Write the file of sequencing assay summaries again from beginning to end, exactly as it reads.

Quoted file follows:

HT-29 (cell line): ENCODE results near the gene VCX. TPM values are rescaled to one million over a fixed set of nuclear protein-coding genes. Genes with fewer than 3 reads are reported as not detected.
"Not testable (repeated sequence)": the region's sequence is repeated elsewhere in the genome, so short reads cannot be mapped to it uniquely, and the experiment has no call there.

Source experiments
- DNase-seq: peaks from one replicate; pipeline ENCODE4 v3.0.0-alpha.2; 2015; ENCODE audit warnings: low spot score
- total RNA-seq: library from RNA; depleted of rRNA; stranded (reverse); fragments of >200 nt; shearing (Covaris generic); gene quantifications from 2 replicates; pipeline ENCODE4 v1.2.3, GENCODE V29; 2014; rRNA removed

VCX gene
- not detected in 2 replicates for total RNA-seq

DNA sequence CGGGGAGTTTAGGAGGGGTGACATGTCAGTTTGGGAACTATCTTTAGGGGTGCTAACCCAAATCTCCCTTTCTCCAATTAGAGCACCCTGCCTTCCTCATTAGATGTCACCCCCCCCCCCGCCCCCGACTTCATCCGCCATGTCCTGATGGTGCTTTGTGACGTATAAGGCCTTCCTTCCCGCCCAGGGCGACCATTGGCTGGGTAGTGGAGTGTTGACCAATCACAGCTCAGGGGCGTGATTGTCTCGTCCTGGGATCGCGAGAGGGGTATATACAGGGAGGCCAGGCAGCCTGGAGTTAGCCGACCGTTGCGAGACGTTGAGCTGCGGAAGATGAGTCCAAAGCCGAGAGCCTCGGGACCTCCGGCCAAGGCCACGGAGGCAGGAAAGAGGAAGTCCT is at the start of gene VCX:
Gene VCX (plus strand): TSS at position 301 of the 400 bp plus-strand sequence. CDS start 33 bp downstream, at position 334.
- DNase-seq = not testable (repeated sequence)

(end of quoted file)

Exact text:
HT-29 (cell line): ENCODE results near the gene VCX. TPM values are rescaled to one million over a fixed set of nuclear protein-coding genes. Genes with fewer than 3 reads are reported as not detected.
"Not testable (repeated sequence)": the region's sequence is repeated elsewhere in the genome, so short reads cannot be mapped to it uniquely, and the experiment has no call there.

Source experiments
- DNase-seq: peaks from one replicate; pipeline ENCODE4 v3.0.0-alpha.2; 2015; ENCODE audit warnings: low spot score
- total RNA-seq: library from RNA; depleted of rRNA; stranded (reverse); fragments of >200 nt; shearing (Covaris generic); gene quantifications from 2 replicates; pipeline ENCODE4 v1.2.3, GENCODE V29; 2014; rRNA removed

VCX gene
- not detected in 2 replicates for total RNA-seq

DNA sequence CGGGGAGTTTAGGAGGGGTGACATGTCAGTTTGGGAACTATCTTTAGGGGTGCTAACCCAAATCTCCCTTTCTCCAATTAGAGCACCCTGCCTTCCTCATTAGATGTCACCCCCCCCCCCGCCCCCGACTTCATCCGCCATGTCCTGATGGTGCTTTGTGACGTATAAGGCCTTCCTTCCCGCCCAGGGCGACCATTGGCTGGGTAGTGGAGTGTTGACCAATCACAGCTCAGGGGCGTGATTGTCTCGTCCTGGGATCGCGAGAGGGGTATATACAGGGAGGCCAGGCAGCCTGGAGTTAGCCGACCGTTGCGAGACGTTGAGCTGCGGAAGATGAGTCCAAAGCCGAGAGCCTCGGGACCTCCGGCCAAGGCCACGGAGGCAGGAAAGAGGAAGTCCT is at the start of gene VCX:
Gene VCX (plus strand): TSS at position 301 of the 400 bp plus-strand sequence. CDS start 33 bp downstream, at position 334.
- DNase-seq = not testable (repeated sequence)